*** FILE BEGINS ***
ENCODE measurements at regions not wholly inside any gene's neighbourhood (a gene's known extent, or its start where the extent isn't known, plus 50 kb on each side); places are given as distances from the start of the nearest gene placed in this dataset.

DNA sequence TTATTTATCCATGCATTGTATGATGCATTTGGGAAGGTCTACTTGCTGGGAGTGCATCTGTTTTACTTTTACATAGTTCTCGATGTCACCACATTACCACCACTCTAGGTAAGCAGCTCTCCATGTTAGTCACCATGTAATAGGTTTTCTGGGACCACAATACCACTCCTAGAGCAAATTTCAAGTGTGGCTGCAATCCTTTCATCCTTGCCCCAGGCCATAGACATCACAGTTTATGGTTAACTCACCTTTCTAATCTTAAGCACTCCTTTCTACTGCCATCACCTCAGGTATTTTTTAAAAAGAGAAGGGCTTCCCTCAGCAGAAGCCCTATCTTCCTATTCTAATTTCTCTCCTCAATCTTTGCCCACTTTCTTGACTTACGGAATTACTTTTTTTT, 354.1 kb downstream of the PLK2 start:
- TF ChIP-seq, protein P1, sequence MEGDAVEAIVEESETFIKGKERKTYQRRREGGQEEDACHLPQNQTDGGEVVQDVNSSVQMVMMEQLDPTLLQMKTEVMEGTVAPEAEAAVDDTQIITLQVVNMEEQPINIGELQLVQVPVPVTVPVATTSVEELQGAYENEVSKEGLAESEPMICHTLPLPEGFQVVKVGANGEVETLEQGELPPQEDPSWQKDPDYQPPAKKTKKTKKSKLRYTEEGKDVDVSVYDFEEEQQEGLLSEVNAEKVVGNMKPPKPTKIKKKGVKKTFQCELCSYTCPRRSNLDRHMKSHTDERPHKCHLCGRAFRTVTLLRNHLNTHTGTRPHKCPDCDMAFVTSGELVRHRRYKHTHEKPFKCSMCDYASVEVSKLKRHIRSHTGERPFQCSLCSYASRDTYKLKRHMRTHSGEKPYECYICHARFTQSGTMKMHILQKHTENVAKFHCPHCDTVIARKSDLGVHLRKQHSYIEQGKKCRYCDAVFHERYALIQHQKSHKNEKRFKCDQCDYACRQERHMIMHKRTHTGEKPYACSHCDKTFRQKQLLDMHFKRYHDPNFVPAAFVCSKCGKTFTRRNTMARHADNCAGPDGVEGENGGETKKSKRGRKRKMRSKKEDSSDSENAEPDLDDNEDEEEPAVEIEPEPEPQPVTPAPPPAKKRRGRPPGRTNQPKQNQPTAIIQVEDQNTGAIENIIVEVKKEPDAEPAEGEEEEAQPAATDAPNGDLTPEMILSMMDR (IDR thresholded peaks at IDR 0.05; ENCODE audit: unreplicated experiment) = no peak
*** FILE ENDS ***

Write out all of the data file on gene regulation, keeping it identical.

ENCODE measurements at regions not wholly inside any gene's neighbourhood (a gene's known extent, or its start where the extent isn't known, plus 50 kb on each side); places are given as distances from the start of the nearest gene placed in this dataset.

DNA sequence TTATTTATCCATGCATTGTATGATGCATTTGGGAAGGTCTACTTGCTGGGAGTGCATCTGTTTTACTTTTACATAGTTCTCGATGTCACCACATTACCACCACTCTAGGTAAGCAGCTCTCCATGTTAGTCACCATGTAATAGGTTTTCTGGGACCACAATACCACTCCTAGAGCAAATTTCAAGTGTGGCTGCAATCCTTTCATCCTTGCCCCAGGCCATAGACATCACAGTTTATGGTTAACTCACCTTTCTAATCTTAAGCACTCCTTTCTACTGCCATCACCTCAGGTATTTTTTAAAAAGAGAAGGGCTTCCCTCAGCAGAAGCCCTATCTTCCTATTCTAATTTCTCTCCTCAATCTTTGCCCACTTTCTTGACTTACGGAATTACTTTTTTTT, 354.1 kb downstream of the PLK2 start:
- TF ChIP-seq, protein P1, sequence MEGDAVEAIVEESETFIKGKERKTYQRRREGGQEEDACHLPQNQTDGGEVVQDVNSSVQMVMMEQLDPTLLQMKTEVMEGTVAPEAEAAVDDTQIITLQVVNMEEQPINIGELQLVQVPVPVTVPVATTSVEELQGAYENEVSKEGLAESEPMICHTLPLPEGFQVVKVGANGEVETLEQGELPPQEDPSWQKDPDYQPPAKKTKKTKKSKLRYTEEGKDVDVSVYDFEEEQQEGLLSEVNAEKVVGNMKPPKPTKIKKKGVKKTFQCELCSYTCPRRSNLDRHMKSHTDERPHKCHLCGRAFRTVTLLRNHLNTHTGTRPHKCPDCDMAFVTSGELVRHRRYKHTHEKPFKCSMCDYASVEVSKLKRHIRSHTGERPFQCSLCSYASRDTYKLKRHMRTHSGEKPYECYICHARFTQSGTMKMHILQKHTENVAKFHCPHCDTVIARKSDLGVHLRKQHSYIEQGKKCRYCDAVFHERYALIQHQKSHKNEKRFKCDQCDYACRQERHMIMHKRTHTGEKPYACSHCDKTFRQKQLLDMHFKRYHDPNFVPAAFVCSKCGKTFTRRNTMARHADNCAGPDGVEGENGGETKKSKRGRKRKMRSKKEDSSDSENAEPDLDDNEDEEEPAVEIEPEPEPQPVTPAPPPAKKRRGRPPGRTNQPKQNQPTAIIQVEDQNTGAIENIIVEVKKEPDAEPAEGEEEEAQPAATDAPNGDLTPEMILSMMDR (IDR thresholded peaks at IDR 0.05; ENCODE audit: unreplicated experiment) = no peak